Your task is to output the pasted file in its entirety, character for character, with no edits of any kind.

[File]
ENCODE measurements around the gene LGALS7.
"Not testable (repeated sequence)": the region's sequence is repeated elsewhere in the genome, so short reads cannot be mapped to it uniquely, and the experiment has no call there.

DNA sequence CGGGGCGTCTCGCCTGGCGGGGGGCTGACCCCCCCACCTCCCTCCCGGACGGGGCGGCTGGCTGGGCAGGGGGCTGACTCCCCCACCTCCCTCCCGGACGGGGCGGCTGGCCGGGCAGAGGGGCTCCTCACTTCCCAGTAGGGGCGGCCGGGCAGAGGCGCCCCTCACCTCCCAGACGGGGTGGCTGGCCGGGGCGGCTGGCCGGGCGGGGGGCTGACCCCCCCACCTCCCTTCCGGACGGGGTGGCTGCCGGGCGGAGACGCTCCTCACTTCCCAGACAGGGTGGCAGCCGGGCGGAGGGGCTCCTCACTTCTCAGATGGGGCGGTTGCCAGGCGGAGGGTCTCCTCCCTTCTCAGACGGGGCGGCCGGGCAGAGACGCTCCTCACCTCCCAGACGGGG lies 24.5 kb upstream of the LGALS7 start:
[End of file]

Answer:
ENCODE measurements around the gene LGALS7.
"Not testable (repeated sequence)": the region's sequence is repeated elsewhere in the genome, so short reads cannot be mapped to it uniquely, and the experiment has no call there.

DNA sequence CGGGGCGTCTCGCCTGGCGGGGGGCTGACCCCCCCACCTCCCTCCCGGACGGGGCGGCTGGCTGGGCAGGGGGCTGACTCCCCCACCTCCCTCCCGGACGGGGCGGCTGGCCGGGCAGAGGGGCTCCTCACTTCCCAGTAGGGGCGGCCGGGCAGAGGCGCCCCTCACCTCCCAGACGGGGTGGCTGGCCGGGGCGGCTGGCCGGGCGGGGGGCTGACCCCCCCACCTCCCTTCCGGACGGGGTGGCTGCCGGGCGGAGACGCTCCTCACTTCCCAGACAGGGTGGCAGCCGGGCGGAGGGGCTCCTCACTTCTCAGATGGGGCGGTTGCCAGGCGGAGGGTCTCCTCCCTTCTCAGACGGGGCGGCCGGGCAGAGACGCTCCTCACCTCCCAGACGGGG lies 24.5 kb upstream of the LGALS7 start: